Anu Harrila had to postpone her original interview thanks to a trip to an urgent care center after getting knocked around by a horse. When she called back a few hours later she breezily assured, “I’m brushing a pony; everything is fine.”
Harrila would likely characterize any situation as “fine” if it involved a horse. She grew up in Helsinki and took riding lessons at a local stable but never owned a horse of her own. When she was 16 she decided to pursue horses professionally. She applied to the Ypäjä Equine College in Ypäjä, Finland, which specializes in training equine professionals.
“Originally I wanted to be a young horse rider,” Harrila, 40, said. “But I didn’t get into the school. I was more at the stable than at school, so my grades were not the best. [Young horses] were something to get my foot in the door since I didn’t have my own horse, but then I figured out I like grooming.”
Harrila’s first job was with Marika Sohlberg, a Finnish rider based in France at the time, but Harrila quickly realized France was not for her. She went home briefly, part of her doubting if she’d made the right choice with grooming, but then she accepted a position at the Beerbaums’ farm in Thedinghausen, Germany, with Marc Wirths. Working for Wirths reassured Harrila that she’d chosen the right career, and when Wirths moved on, Harilla opted to stay and work for Meredith Michaels-Beerbaum.
“That was 21 years ago,” Harrila said. “By now we’re like family; it’s like a family business.”
Harrila has assisted in every part of Michaels-Beerbaum’s international career, from her first German team appearance in 1999 at the FEI European Championships (England)—when she was the first woman to ride on a German show jumping team—to her most recent performance on the bronze medal-winning German show jumping team at the 2016 Olympic Games (Brazil).
Harrila has also cared for some of Michaels-Beerbaum’s most iconic partners, including Shutterfly, Checkmate 4 and Fibonacci 17. In addition to her grooming duties, Harrila often flats horses the day before Michaels-Beerbaum arrives at a show.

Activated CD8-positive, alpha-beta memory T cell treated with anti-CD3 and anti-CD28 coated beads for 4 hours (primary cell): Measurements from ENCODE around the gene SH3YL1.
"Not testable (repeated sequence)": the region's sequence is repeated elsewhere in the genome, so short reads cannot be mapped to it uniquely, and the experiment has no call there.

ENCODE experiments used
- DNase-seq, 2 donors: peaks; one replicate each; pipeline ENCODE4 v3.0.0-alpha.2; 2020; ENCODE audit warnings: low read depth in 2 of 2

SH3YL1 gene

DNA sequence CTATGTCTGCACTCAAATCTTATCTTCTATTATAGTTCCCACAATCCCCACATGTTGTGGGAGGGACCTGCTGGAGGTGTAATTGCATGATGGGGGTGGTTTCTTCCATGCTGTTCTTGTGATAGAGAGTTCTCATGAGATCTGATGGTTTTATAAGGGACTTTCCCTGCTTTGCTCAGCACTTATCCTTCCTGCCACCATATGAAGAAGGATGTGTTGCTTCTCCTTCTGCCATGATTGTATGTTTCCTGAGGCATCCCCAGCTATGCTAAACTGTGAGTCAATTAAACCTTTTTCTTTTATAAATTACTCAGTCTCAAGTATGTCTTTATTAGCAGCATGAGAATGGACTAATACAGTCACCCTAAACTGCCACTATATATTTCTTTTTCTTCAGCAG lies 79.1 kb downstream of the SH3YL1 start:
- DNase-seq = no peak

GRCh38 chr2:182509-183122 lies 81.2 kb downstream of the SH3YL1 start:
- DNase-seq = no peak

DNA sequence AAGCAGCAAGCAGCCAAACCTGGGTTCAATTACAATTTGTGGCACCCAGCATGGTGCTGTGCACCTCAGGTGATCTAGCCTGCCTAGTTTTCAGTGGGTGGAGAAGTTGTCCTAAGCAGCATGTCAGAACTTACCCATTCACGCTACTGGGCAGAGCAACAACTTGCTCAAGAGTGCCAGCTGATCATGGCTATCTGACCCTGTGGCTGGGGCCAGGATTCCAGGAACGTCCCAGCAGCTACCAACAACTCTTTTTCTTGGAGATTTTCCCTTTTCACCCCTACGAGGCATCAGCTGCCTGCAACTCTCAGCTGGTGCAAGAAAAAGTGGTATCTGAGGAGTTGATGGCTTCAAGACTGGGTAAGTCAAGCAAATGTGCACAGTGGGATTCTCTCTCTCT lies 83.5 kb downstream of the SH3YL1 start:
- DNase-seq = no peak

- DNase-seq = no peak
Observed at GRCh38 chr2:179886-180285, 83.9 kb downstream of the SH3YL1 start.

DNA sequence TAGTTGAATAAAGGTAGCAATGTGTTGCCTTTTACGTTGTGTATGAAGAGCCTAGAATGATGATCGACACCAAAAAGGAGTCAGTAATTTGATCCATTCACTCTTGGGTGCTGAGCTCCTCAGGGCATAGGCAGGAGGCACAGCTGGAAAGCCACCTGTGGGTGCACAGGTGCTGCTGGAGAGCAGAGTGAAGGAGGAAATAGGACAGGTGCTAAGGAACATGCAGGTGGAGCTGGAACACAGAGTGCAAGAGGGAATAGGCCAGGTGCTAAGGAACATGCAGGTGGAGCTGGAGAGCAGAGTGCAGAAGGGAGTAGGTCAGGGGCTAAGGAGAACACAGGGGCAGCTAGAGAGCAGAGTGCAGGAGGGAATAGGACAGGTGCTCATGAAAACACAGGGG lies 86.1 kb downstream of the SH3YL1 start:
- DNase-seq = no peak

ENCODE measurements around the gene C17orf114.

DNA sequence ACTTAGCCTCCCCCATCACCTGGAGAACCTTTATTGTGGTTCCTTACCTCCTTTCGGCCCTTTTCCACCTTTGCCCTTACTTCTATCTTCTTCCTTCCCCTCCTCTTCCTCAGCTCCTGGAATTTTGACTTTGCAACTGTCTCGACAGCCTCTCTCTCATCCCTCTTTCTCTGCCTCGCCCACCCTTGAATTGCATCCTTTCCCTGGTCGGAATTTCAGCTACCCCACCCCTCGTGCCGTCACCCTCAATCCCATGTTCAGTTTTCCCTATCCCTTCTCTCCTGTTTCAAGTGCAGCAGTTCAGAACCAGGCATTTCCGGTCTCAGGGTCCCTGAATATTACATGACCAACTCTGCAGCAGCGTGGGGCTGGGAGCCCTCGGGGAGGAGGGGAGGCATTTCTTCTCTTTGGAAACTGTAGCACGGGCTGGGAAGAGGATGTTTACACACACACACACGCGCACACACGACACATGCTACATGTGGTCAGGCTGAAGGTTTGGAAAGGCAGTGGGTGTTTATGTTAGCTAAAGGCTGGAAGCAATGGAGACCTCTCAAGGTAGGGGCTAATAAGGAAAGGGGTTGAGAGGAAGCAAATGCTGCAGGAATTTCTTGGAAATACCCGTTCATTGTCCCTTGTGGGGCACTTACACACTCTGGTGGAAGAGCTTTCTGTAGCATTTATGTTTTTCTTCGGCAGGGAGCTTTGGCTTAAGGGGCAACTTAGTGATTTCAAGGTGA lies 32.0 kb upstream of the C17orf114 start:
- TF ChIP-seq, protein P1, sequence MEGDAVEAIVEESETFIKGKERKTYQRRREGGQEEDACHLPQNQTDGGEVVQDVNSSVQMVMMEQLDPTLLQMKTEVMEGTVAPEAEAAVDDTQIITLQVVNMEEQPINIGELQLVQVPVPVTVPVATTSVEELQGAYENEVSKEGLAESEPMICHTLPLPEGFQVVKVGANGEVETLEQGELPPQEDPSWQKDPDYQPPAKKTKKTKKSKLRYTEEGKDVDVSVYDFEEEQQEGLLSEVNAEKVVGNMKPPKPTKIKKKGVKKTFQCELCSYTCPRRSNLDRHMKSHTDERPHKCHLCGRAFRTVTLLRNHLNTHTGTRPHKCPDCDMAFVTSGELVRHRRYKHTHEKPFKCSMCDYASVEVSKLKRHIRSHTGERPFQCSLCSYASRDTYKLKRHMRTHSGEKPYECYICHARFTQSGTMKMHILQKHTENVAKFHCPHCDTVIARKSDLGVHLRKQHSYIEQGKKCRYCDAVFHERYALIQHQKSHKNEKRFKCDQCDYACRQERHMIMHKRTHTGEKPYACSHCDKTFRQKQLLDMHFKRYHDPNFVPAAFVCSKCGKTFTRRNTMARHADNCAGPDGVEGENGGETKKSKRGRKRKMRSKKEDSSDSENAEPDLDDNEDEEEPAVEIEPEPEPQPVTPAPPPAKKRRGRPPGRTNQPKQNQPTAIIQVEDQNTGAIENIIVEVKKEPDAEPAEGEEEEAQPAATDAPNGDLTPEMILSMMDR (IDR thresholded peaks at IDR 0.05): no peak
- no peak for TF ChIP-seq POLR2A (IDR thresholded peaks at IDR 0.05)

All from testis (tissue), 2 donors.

“She can and has ridden my very difficult horses over the years, like Shutterfly and Checkmate,” Michaels-Beerbaum said. “She can really work a horse to improve it and get them calm and relaxed and trusting. She can also recognize when I’m extremely nervous or tense, and she’s been able to say just the right words to keep me focused, to take the pressure off, to help me do the job.”
The life of a groom is inevitably marked by highs and lows, but Harrila said her memories are dominated by Michaels-Beerbaum’s numerous triumphs, such as Shutterfly’s 2009 Rolex FEI World Cup Final win in Las Vegas, (which was his third and final time claiming that title) and Michaels-Beerbaum helping the German team win gold at the 2010 Alltech FEI World Equestrian Games in Lexington, Kentucky, just six months after giving birth to her daughter, Brianne Beerbaum.
“I’ve been fortunate enough to take care of some amazing horses,” Harrila said. “Shutterfly is my No. 1. He came as a 6-year-old, and I was there when he retired at 18. I was there his whole career. He stole my heart. I like the challenge with every horse, to figure out how they are and what they do and don’t like.”
Harrila does some managing in the barn, but she prefers to stay hands-on with the horses. Her favorite venue is Aachen, Germany, because of its organization, and her secret weapon is baby wipes.
“You can use baby wipes for anything,” Harrila said.
After more than 20 years in the business, Harrila isn’t thinking of slowing down anytime soon, nor does she feel an itch to swap careers.
“I guess you always want to be better,” she said. “Of course if the horses do well that motivates you, but also, if there’s something you’re working on and you can see it’s bringing results, that keeps you going.”
Harrila’s hard work hasn’t gone unnoticed. Michaels-Beerbaum credits Harrila with an “enormous part of my success” and is grateful for her dedication.
“Anu is a major backbone in the stables,” said Michaels-Beerbaum. “She’s an amazing team player, and she’s incredible with the horses; she has an amazing empathy for the animals. She’s incredibly knowledgeable; her expertise is essential, but she’s also the person who will stay up all night to make sure a horse is OK even if it’s not her horse. I would take her in my foxhole with me; I would do anything for her, and I know she would do anything for me.”